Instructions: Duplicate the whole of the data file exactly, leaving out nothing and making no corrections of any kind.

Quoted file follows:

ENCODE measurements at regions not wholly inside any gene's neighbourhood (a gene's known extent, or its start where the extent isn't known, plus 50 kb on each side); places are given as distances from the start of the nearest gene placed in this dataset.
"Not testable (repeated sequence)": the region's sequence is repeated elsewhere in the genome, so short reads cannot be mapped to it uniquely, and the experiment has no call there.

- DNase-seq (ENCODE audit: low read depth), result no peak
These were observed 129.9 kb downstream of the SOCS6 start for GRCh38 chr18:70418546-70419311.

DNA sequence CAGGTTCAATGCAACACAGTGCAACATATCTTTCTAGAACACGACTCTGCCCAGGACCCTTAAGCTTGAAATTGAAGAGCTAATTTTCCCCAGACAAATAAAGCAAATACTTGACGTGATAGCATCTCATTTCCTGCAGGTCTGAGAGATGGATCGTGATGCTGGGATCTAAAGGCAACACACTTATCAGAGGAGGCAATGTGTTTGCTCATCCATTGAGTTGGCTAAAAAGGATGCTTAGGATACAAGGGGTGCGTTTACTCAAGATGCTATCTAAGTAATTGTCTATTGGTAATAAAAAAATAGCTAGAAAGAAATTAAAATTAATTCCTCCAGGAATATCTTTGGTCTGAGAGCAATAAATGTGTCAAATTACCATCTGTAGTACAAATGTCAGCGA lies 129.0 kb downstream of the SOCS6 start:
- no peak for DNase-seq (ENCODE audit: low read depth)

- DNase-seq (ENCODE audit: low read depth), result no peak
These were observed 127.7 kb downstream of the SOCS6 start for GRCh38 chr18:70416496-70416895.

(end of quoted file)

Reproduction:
ENCODE measurements at regions not wholly inside any gene's neighbourhood (a gene's known extent, or its start where the extent isn't known, plus 50 kb on each side); places are given as distances from the start of the nearest gene placed in this dataset.
"Not testable (repeated sequence)": the region's sequence is repeated elsewhere in the genome, so short reads cannot be mapped to it uniquely, and the experiment has no call there.

- DNase-seq (ENCODE audit: low read depth), result no peak
These were observed 129.9 kb downstream of the SOCS6 start for GRCh38 chr18:70418546-70419311.

DNA sequence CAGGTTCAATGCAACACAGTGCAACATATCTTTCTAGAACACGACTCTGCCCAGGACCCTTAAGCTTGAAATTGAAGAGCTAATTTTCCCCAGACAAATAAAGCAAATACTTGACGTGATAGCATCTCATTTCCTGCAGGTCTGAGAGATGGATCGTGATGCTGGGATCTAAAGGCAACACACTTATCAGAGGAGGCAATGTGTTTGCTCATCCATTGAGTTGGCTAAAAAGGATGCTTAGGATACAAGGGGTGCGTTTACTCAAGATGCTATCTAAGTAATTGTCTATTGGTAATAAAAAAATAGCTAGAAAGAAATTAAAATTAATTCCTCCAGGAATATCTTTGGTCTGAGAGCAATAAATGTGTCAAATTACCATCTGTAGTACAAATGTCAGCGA lies 129.0 kb downstream of the SOCS6 start:
- no peak for DNase-seq (ENCODE audit: low read depth)

- DNase-seq (ENCODE audit: low read depth), result no peak
These were observed 127.7 kb downstream of the SOCS6 start for GRCh38 chr18:70416496-70416895.